The ETUC joined the CCOO and UGT trade union confederations in a meeting with European Commission Vice-President Dombrovskis to ensure that Spain’s recovery plan would not be subject to austerity conditions. The government is proposing a labour reform that would reverse a 2012 law, which pushed down wages by ending sectoral collective bargaining in favour of weaker company level deals. In a newspaper interview which came in the middle of social dialogue between trade unions and employers on the issue, Dombrovskis appeared to oppose the reform. Following the meeting the ETUC felt reassured that
Collective bargaining – trends and developments
Collective bargaining is a core activity of trade unions and EPSU’s affiliates negotiate with public service employers at every level. This can range from national public-sector wide bargaining to sector and local negotiations with public sector employers but also private and non-profit providers of public services. EPSU works with the European Trade Union Confederation to try to improve collective bargaining rights for all workers across Europe. We also act as a European information point so that EPSU affiliates are aware of trends in public service negotiations. EPSU’s collective bargaining newsletter provides regular updates on developments across Europe and this briefing gives an overview of the state of play in the main agreements in each country.
The Fórsa public services trade union has published a new report to support its call on the government to “harness the productive power of sectoral bargaining” which it argues will improve wage levels and pay equality. The report puts Ireland near the bottom of the scale on worker representation and participation in economic decision-making and argues that collective bargaining can deliver benefits to both workers and employers, while underpinning better outcomes for society and the economy as a whole. The report would contribute to the work of the high-level working group which is examining
Employment, social affairs and health ministers are due to meet at the EPSCO Council on 14 June to discuss the draft directive on minimum wages and have a policy debate on “New Challenges for Social Dialogue and Collective Bargaining”. In the lead up to the meeting the ETUC has been urging national affiliates to approach their governments to underline some key messages. First, is the need for European and national institutions to be active and fulfil their obligations and engagement to ensure the respect of the right to collective bargaining. The ETUC argues that any discussion on the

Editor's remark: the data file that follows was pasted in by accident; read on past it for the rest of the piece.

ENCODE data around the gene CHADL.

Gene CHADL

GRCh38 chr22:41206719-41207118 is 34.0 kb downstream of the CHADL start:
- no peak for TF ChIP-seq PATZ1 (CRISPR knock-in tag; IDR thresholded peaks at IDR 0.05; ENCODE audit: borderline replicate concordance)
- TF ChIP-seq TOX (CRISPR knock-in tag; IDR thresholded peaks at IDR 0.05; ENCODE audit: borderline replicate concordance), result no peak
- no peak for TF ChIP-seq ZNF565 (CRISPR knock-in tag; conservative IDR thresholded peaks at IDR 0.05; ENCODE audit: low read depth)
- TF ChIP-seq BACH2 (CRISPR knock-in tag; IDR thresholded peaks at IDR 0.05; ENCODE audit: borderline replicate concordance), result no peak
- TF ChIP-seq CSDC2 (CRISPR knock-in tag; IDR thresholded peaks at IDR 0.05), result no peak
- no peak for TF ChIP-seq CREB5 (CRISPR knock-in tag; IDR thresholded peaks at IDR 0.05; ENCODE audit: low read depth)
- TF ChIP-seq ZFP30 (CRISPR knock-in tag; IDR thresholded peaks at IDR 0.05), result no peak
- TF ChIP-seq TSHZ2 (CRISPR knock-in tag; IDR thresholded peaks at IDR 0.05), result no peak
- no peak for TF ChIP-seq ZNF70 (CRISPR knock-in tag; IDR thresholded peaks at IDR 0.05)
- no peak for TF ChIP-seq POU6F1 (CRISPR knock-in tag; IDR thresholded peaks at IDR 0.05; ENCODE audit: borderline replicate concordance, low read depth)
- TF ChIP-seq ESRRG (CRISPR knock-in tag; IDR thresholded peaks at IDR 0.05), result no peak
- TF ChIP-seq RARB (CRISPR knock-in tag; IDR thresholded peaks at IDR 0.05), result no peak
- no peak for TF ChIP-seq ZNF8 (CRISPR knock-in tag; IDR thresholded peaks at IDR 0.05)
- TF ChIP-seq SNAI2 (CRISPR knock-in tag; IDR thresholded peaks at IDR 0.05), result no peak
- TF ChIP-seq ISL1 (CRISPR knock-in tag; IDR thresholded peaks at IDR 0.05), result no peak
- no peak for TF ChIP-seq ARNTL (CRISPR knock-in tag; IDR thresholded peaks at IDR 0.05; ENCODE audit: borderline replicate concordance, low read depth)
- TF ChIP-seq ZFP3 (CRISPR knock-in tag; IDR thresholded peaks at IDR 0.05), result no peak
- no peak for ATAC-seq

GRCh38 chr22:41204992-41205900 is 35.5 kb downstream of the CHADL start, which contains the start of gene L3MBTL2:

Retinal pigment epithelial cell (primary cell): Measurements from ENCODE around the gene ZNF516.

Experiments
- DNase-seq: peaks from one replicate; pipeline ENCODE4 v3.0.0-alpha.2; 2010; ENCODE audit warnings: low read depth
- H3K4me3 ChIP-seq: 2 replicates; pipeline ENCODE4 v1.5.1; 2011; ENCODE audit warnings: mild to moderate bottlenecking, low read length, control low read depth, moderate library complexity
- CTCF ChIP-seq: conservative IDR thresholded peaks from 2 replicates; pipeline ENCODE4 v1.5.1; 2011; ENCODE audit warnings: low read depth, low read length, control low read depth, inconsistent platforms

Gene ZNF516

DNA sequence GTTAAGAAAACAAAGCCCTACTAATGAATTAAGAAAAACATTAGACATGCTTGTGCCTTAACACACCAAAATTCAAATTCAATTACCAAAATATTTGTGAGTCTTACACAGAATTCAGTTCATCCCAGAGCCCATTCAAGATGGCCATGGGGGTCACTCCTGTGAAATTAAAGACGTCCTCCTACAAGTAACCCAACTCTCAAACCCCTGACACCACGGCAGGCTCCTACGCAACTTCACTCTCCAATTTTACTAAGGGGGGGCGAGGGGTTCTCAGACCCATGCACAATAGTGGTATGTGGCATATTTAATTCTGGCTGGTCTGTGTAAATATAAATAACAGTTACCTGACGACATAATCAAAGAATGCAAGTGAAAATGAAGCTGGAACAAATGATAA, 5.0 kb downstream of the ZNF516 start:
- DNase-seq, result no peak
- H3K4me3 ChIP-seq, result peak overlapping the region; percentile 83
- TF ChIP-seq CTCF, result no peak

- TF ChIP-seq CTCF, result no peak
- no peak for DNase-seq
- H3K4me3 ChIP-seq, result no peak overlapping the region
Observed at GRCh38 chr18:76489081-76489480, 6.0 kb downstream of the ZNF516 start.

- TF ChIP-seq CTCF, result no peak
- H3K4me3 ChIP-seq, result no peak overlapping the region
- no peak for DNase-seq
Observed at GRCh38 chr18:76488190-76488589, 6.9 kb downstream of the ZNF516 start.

Leading economists from across Europe have expressed their support for an effective directive on adequate minimum wages that would not only deliver higher pay but greater collective bargaining protection for millions of workers. The conclusion of the letter says that: “The proposed Directive is a step in the right direction, but stronger measures are needed to guarantee the respect of the right to collective bargaining for unions to negotiate better pay and conditions for workers and raise statutory minimum wages to a level which ensures at least a decent standard of living. Adequate minimum
The three main trade union confederations are pleased that, following the national day of action on 29 March 29, the government agreed to separate negotiations on welfare from those on pay. This was a key demand of the trade unions who agreed to approve the funds allocated to a range of payments from unemployment benefit to pensions. The budget of more than 700 million euros intended to maintain the lowest benefit rates should have been implemented last September, but the employers wanted to link it to an agreement on wages. The unions are disappointed that it took so long to arrive at an